Curtain up on two dancers, competitively-ranked but resistant to any sort of kids math program. Their dreams were winning their studio’s gold medal at their final competition, with “getting an A in math” nowhere near in the equation.
Through their strong ambitions set them apart from others, no perfect pirouette or leap was able to help them pass math class with flying colors without a new system.
For James and Alex, every failed test was like a fallen jump; shooting for the stars, but falling face-first into the ground, watching everyone else continue on without picking them up to help them finish.
Their mother Elizabeth wanted nothing less than for her three kids to be happy and excel in their schoolwork. She was helping her daughter, the eldest, with her finances during her freshman year of college. Though her daughter had earned a partial scholarship, she still needed help getting by with the rest of her expenses from her mom.
Elizabeth felt a similar feeling trying to gather up college expenses for her daughter as her sons trying to pass math class: just scraping by is not enough.
Elizabeth and her children’s father had a rough split several years ago, leaving the family with no contact or financial support. After the big change, her career move was banking, and although it sounded like a great job on-paper, supporting three kids without a second income definitely sucked out a lot of the funds, and adding on more for an expensive kids math program was not in the books!
One thing’s for sure, though: her sons’ talents have gotten them far. They’ve both been in dance classes since they were little, and they got so good that they landed a spot on the competitive dance team at one of the best studios in the state on a full scholarship. And talk about a competition team!
Every weekend, Elizabeth would drive her boys hundreds of miles to various competitions around the area, admiring them for their strong talent and at the same time grateful that they could stay despite her tight finances. But somehow, just like she was with her money, she felt like they were always on thin ice with their grades.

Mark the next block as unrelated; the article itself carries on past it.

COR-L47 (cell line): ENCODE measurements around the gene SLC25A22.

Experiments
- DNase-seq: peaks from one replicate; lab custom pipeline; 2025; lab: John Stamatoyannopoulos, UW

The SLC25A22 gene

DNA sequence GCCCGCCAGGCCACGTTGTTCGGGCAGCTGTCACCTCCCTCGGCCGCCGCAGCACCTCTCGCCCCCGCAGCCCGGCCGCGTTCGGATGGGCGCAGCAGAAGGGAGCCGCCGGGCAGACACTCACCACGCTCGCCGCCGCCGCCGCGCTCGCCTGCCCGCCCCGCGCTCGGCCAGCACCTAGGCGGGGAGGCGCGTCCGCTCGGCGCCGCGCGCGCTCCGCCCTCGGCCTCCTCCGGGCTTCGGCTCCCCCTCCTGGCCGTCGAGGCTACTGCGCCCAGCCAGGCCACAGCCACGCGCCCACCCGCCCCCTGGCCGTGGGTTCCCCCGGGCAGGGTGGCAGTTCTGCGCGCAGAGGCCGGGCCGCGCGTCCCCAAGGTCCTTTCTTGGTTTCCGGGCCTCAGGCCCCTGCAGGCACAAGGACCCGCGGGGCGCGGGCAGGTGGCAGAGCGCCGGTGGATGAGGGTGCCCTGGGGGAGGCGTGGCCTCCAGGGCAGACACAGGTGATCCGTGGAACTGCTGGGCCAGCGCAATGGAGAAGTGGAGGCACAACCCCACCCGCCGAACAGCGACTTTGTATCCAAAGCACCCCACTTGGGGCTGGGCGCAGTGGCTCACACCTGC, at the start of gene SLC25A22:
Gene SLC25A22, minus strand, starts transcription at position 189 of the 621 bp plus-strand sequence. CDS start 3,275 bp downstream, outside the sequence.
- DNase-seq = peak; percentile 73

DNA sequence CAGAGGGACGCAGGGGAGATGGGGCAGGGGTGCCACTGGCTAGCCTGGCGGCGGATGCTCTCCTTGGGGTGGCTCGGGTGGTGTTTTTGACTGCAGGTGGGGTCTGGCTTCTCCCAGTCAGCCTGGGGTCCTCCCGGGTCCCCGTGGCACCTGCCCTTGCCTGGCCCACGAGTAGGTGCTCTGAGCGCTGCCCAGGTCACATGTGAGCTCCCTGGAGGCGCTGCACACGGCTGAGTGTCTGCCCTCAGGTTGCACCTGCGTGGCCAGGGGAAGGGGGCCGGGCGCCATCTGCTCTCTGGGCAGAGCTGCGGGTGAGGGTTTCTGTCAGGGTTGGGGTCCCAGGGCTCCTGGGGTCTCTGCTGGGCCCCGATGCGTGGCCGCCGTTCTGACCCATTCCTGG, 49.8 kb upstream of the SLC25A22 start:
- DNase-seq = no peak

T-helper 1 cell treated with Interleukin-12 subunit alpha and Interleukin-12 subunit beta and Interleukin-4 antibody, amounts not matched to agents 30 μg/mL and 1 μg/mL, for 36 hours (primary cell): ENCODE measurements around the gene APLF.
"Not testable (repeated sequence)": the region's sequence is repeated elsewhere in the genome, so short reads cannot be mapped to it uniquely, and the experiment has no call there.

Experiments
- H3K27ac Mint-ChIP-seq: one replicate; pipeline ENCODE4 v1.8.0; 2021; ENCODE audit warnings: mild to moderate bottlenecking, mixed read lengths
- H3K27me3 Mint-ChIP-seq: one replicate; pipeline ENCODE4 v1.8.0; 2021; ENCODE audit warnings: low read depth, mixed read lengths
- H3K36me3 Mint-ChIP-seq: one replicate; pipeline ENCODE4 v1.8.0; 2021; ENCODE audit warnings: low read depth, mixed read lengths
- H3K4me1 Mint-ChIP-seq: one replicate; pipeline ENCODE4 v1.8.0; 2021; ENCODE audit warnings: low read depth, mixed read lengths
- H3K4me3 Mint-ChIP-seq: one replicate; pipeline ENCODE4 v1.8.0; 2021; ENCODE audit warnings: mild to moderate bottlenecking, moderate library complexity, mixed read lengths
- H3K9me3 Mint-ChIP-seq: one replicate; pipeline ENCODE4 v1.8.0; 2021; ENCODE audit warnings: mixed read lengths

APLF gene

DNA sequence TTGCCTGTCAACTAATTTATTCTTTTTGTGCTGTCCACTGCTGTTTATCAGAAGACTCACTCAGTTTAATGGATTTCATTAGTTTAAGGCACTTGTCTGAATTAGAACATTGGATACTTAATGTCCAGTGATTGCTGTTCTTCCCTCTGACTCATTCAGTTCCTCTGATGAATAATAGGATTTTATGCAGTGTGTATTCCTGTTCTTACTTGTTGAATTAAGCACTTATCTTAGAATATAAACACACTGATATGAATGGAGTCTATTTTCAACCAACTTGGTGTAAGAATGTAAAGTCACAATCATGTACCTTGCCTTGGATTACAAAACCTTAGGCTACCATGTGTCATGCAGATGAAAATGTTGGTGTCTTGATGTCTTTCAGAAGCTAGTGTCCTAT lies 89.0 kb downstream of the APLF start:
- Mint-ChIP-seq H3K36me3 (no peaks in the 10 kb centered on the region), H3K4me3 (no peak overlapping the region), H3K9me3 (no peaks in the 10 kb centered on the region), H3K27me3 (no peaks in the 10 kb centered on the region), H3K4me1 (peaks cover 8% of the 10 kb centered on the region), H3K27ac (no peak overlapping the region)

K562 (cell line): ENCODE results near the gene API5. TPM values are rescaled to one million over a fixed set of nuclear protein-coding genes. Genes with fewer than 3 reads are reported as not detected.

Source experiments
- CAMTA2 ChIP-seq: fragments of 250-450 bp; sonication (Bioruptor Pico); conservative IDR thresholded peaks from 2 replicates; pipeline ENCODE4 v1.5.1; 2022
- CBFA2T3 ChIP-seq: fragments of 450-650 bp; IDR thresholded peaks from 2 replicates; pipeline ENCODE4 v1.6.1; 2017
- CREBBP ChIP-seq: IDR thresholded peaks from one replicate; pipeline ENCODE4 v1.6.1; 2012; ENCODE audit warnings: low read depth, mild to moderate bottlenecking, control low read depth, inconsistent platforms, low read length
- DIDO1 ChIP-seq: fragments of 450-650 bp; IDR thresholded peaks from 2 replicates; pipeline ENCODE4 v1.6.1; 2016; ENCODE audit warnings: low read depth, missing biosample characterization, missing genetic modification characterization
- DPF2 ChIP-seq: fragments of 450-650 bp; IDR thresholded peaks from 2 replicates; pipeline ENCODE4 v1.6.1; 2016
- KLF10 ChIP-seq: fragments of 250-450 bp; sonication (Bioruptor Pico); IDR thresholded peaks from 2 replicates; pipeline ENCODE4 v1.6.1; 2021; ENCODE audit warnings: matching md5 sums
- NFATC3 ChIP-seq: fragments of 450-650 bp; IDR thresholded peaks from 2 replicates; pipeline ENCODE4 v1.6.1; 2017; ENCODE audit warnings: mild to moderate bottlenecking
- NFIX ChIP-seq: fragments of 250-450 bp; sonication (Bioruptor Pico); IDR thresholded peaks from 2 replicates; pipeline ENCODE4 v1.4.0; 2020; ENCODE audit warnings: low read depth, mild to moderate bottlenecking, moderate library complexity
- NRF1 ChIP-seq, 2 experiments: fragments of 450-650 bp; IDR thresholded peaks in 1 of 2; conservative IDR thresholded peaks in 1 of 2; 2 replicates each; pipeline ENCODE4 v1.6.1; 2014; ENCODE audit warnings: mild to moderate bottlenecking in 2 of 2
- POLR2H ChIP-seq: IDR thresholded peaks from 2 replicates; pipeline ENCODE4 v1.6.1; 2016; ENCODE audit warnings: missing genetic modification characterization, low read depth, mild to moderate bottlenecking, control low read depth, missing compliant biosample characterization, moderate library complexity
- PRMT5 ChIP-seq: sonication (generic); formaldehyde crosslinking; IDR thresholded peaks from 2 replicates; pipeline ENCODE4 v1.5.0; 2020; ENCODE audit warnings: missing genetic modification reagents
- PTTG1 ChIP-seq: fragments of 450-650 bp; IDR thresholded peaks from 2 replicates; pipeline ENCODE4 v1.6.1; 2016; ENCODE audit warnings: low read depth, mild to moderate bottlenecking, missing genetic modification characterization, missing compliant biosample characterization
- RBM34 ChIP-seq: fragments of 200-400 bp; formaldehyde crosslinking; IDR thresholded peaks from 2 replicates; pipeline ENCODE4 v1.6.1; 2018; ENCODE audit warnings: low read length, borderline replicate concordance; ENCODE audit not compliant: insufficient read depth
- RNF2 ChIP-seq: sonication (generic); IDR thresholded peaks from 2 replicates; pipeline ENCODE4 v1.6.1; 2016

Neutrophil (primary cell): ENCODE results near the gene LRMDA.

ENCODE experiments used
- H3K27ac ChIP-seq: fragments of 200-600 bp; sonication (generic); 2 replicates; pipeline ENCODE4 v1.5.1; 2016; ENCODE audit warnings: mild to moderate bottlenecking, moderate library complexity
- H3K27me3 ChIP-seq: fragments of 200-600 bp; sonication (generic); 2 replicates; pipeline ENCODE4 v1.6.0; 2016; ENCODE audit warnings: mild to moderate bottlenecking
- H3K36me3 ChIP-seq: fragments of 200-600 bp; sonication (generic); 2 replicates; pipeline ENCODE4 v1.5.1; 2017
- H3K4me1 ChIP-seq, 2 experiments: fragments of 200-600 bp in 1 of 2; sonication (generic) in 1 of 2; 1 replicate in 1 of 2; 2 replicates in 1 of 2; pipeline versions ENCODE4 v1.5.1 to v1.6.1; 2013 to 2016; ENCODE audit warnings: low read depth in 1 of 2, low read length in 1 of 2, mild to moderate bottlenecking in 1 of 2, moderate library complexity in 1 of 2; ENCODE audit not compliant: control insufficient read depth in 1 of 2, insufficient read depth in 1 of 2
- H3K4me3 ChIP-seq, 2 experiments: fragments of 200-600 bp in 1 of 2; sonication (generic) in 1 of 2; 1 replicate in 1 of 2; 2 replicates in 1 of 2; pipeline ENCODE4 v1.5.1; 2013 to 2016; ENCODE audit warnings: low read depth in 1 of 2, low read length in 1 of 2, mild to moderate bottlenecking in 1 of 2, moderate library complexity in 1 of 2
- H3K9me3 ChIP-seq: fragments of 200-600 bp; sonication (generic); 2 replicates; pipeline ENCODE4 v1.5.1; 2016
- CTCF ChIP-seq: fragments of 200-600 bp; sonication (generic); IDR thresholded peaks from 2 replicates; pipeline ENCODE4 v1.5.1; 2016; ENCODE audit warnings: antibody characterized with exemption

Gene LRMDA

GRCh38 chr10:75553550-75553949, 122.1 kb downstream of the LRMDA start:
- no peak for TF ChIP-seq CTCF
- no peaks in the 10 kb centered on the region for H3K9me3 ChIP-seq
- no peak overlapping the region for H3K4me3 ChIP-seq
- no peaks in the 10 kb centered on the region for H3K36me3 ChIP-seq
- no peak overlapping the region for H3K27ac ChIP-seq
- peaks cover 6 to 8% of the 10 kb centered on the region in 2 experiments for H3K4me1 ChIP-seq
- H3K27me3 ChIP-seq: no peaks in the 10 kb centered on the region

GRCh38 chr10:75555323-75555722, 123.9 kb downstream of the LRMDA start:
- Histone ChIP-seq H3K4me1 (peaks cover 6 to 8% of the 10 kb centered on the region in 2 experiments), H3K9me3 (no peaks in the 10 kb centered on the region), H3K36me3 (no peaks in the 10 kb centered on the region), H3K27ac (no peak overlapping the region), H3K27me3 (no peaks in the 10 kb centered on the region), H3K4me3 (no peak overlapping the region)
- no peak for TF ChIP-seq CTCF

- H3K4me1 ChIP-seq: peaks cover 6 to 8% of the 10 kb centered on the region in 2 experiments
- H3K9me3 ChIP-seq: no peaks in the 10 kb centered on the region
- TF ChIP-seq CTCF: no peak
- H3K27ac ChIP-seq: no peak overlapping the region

Dance was and had always been a priority, but with more and more grades coming in throughout the marking periods, Elizabeth was sending a downward pattern and was starting to wonder if there would ever be a way back up.
James, 14, is the second-oldest after his sister. His high achievements in dance have gotten him far, but at a cost that may be what was holding him back in the classroom.
His chronic perfectionism in the dance studio may have gotten his studio gold metals, but it didn't translate to his math work. He suffers from anxiety and has to see a therapist weekly to address his emotions openly. They both found that often, his anxiety comes from what he's struggling with within school: math.
His younger brother Alex doesn’t suffer from perfectionism, but perhaps the opposite. When he’s sitting in math class, he daydreams about the books he gets to read in English. He's always trying to fit in another book, whether while driving to a competition or on the bus ride home. Problem is, he'd prefer reading all night if it meant he didn't need to do math.
Elizabeth was in quite a predicament. She couldn't pull her boys from the one thing they loved in the entire world-- and that they were so graciously getting financial assistance on. She wanted to take advantage of the experience they were getting from being on a team, so math had never really been a priority.
But when she saw their most recent math grades, she knew something had to change.